Félicité appears to be a film about an African woman who sings in bars to make a living, but it’s a lot more.
Félicité is a woman living in DR Congo. The film begins with her waiting for the result on a repair for her refrigerator. It needs a new fan and it will cost. She then goes to the local bar to perform her music. That’s how Félicité makes her money, by singing. The bar is mostly locals. The repairman Tabu is one of those who catches her performance. However the bar has a lot of roughness and fights are frequent.
One day, her 14 year-old son is hospitalized. He was in a motorcycle crash. His leg is so badly injured, an operation is needed or else it will be amputated. Félicité is told she needs 1,000,000 Congolese Francs in order for the operation to happen. Singing from bar to bar is not enough. Félicité first tries locals who know her, but gets either little money or negative flack. Félicité then goes around the richer areas of Kinshasa posing as family members asking for money.
She’s close to the amount she needs, but it’s too late. The leg became so terribly bruised, amputation was needed. Félicité is shattered. However she develops a loving relationship with the repairman Tabu after he successfully repairs her fridge. He’s able to give the comfort she needs. She develops the confidence to start singing with an elite choir in a college as a hobby. Tabu is also able to talk to Samo and instill in him the confidence to live again.
Tabu again returns to one of Félicité‘s shows, but leaves with another woman. Félicité sees him the next day. She is very unhappy with him, but admits her heart is still with him. Félicité returns to singing in night clubs and singing with the high choir.
The way this film is made is common what one would have for a French film. There’s a storyline with a beginning, middle and end, but there’s also a lot in the background that adds greatly to the story. We see it in Félicité‘s singing. She sings the common African songs in the bars. She also sings gracefully in the elite choir. A lot of what she sings about in the night clubs is the struggle of African people in their daily lives and she belts out her emotions when she sings. A lot of what she sings in the high-class choir is graceful and gives acclaim to God and acclaim to life. Singing is not just a profession for Félicité; it’s a way of life.
Another background element of the film is Félicité‘s life and the lives of all those around her. She exhibits the struggles common of African women of trying to raise a child and trying to make pay. There are many scenes where you see Félicité walking down the streets of Kinshasa. Often the film shows about the difficulty of those living in the DR Congo, or Africa as a whole. We’re talking about a country with a very low wage and people struggling very hard to make ends meet no matter how much or how little they get. The 1,000,000 francs Félicité needs for her son’s operation translates to $650 American dollar. It may not sound like too much to you and me, but it’s almost two years income for the average Congolese. Even seeing how Félicité poses as a family member to rich people in their gated and locked houses shows the rich-poor divide in the country. Often I felt when I was watching Félicité, I was seeing a glimpse of African life.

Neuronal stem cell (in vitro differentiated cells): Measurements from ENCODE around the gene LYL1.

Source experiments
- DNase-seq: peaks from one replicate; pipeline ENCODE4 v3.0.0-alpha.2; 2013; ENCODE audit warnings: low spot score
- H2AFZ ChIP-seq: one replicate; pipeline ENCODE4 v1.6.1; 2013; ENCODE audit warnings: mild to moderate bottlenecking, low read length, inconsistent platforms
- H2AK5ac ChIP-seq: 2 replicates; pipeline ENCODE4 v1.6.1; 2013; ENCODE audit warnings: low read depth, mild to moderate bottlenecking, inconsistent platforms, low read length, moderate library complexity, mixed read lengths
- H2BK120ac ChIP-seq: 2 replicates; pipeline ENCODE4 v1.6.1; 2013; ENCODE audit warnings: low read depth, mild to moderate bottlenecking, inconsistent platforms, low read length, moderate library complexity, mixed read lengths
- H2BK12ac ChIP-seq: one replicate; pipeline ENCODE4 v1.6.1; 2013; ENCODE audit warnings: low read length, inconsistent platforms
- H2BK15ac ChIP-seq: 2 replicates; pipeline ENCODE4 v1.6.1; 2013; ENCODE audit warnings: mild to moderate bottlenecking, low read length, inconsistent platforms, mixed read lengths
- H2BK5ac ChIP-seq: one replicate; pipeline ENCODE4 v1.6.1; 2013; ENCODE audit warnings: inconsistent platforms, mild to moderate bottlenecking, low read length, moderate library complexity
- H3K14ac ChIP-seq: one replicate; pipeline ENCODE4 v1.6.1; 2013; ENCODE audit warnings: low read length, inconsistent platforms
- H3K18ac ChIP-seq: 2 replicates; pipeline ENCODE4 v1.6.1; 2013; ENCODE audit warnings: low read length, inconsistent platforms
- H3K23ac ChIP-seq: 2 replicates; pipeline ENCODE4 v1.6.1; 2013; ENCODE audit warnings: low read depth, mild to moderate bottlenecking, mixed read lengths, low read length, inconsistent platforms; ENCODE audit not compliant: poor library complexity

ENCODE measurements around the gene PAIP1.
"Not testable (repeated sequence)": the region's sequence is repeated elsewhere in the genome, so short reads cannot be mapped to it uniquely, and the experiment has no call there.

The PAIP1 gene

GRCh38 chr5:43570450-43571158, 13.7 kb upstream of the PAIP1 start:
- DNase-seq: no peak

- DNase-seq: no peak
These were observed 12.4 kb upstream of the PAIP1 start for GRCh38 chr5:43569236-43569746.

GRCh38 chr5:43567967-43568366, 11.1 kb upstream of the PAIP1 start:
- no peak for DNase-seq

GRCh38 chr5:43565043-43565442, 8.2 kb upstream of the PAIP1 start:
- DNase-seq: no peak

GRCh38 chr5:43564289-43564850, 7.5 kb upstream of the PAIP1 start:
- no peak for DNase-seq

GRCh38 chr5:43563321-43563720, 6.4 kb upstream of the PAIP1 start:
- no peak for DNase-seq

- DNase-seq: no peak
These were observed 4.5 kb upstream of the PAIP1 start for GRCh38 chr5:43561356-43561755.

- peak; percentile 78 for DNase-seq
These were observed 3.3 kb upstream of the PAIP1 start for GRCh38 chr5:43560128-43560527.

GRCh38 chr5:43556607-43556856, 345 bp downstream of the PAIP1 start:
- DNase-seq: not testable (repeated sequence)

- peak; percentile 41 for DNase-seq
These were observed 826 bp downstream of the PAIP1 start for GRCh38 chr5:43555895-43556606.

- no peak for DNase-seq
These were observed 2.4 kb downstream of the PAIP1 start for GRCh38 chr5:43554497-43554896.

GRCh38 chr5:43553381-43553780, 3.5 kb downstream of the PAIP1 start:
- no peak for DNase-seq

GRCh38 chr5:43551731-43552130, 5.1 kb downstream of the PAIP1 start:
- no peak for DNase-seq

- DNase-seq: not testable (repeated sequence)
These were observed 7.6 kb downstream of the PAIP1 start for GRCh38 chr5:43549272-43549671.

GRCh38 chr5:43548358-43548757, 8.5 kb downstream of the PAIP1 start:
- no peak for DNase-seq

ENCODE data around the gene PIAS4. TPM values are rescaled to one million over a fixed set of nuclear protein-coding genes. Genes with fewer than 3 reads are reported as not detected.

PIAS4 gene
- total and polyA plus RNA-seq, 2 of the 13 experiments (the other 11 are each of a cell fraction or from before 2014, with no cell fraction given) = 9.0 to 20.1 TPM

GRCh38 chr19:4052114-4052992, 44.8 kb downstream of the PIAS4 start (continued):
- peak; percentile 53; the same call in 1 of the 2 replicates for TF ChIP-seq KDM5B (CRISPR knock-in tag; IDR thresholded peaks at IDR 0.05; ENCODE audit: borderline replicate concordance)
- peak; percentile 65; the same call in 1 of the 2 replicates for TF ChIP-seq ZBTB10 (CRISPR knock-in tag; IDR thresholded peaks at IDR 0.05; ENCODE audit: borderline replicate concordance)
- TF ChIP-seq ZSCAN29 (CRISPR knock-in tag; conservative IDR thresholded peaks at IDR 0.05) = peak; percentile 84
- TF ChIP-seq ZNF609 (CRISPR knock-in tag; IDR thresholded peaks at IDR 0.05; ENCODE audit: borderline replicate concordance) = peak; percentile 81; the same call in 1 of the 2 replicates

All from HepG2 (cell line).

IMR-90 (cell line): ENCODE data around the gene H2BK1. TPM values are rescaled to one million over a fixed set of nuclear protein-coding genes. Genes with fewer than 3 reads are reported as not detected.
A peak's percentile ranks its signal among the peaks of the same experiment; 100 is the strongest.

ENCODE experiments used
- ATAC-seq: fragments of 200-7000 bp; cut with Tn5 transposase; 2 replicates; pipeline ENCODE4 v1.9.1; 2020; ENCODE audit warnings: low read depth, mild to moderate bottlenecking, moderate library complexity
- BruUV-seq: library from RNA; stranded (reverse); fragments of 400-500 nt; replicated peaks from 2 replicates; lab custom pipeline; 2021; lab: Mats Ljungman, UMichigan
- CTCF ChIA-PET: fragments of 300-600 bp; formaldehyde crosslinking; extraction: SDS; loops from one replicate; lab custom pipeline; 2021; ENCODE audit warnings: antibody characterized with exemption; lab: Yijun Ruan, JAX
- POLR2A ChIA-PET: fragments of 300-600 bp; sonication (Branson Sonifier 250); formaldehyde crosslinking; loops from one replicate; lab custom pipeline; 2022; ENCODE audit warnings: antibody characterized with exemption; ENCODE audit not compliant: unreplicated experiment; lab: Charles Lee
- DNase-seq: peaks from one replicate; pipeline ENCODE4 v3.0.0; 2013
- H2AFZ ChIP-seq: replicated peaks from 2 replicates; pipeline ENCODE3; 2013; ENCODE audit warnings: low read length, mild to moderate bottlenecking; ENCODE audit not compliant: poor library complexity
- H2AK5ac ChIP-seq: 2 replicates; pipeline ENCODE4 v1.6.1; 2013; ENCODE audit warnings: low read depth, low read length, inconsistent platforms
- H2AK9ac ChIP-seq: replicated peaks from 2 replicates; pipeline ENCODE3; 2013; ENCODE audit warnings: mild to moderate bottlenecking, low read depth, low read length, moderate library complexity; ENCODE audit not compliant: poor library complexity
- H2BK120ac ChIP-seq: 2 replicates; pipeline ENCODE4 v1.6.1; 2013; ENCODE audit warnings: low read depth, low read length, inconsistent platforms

Alain Gomis does a very good job of storytelling here in this film he directed and co-wrote with Olivier Loustau and Delphine Zingg. Gomis himself is a French director of Senegalese parents. You can see this story is personal to him too. He does a very good job of telling Félicité‘s story while giving people a god look at what life in Africa is like. Véro Tshanda Beya Mputu does a very good job in her debut role. She was able to play Félicité like she is the African ‘everywoman.’ Papi Mpaka also plays Tabu very well. At first, Tabu is just there in Félicité‘s presence, but soon becomes part of her life and her son’s life. It’s like he come from nowhere to be what Félicité needed. The music is one of the biggest elements of the film. The film may be about a night club singer but the music Félicité engages in says a lot about the film and about life in Africa in all its joys and heartaches.
Félicité is a four-nation film collaboration of Senegal, Belgium, France and Lebanon. The film is Senegal’s official submission in the category of Best Foreign Language Film for the 2017 Academy Awards. This is the first time the nation of Senegal has ever submitted an entry into this category. The film won the Silver Bear at the Berlin Film festival, won a Human Rights In Cinema award at the Istanbul Film Festival and was nominated for Best Film at the Sydney Film Festival and the Chicago International Film Festival.
Félicité is a film that doesn’t just dimply tell a story. It gives a glimpse into the difficulties of life in Africa.
I saw quite a few documentaries at this year’s VIFF. A Syrian Love Story was one documentary that gets one thinking.
This is a documentary filmed year by year over five years. It starts in 2010 while Syria is going through its start of political turmoil. It had been under turmoil since the 1970’s when Hafez Al-Assad took power and any reforms promised by his son Bashar, who succeeded Hafez in presidency after his death almost ten years earlier, doesn’t deliver in the reforms he promised. Images of protest met with a violent response from government forces are too common. Caught in the middle is a married couple of Amer Daoud and Raghda Hasan. They have four sons from 6 to 22. Amer is living in Damascus being a father to the children. Raghda is in a prison for publishing a book about their relationship of all things. Amer and Raghda are no strangers to political oppression in their home country. Raghda has face imprisonment because she’s a communist revolutionary and Amer was once imprisoned with his ties to the PLO. In face they both first met in prison and fell in love through communicating through a prison wall.